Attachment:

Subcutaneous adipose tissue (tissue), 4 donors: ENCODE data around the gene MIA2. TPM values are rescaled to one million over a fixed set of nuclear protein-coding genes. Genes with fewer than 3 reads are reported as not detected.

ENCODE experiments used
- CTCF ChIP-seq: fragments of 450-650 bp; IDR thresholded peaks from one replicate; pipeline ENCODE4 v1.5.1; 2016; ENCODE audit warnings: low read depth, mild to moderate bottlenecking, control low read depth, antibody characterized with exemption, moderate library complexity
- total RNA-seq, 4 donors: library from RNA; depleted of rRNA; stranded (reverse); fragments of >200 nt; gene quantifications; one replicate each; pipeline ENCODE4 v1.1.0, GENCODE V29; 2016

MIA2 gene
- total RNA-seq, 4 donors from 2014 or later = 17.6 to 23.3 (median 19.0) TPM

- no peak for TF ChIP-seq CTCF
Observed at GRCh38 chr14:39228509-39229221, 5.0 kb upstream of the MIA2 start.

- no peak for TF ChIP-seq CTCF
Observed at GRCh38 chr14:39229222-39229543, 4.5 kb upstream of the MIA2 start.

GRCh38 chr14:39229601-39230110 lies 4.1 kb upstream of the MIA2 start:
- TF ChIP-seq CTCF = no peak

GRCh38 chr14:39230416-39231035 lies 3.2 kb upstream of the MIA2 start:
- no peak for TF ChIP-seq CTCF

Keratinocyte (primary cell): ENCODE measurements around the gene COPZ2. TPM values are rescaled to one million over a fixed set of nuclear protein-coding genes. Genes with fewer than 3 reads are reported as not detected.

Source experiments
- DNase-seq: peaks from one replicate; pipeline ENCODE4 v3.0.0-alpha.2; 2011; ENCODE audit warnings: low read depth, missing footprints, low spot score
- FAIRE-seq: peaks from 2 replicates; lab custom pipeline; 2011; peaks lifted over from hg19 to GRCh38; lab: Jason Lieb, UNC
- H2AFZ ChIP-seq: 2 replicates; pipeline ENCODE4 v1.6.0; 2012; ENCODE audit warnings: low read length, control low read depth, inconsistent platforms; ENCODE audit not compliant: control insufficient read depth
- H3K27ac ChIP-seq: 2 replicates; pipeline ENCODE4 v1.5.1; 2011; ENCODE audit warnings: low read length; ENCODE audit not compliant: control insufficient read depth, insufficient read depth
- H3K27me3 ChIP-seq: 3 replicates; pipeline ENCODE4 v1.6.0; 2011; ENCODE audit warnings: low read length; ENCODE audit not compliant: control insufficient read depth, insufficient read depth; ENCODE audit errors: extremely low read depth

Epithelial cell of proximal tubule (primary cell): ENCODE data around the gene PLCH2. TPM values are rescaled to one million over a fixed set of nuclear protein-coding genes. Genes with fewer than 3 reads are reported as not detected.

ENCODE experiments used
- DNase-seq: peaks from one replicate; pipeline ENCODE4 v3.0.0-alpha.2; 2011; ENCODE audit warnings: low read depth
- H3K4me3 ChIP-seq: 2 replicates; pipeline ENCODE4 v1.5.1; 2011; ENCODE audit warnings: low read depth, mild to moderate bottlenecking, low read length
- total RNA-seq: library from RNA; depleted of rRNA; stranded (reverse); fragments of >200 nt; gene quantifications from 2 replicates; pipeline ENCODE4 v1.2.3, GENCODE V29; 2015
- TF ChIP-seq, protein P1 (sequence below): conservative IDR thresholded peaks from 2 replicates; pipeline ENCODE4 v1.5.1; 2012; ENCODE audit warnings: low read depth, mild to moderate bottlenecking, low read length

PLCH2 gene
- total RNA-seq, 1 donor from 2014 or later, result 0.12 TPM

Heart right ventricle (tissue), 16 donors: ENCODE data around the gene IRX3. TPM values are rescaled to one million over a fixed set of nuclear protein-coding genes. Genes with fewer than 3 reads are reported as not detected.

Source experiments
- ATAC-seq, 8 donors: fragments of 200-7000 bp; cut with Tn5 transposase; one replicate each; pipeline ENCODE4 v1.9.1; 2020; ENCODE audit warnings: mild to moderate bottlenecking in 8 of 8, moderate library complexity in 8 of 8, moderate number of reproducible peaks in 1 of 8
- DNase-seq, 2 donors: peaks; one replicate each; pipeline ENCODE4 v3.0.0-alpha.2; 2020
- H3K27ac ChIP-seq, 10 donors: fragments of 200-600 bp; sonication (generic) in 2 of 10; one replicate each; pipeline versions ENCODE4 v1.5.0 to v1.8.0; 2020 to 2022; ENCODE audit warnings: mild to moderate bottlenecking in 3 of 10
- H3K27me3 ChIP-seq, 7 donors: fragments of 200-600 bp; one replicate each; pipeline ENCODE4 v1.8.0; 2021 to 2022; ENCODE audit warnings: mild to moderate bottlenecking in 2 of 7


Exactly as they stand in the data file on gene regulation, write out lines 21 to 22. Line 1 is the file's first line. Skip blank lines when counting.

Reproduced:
- H3K27me3 ChIP-seq: 3 replicates; pipeline ENCODE4 v1.6.0; 2011; ENCODE audit warnings: low read length; ENCODE audit not compliant: control insufficient read depth, insufficient read depth; ENCODE audit errors: extremely low read depth

Epithelial cell of proximal tubule (primary cell): ENCODE data around the gene PLCH2. TPM values are rescaled to one million over a fixed set of nuclear protein-coding genes. Genes with fewer than 3 reads are reported as not detected.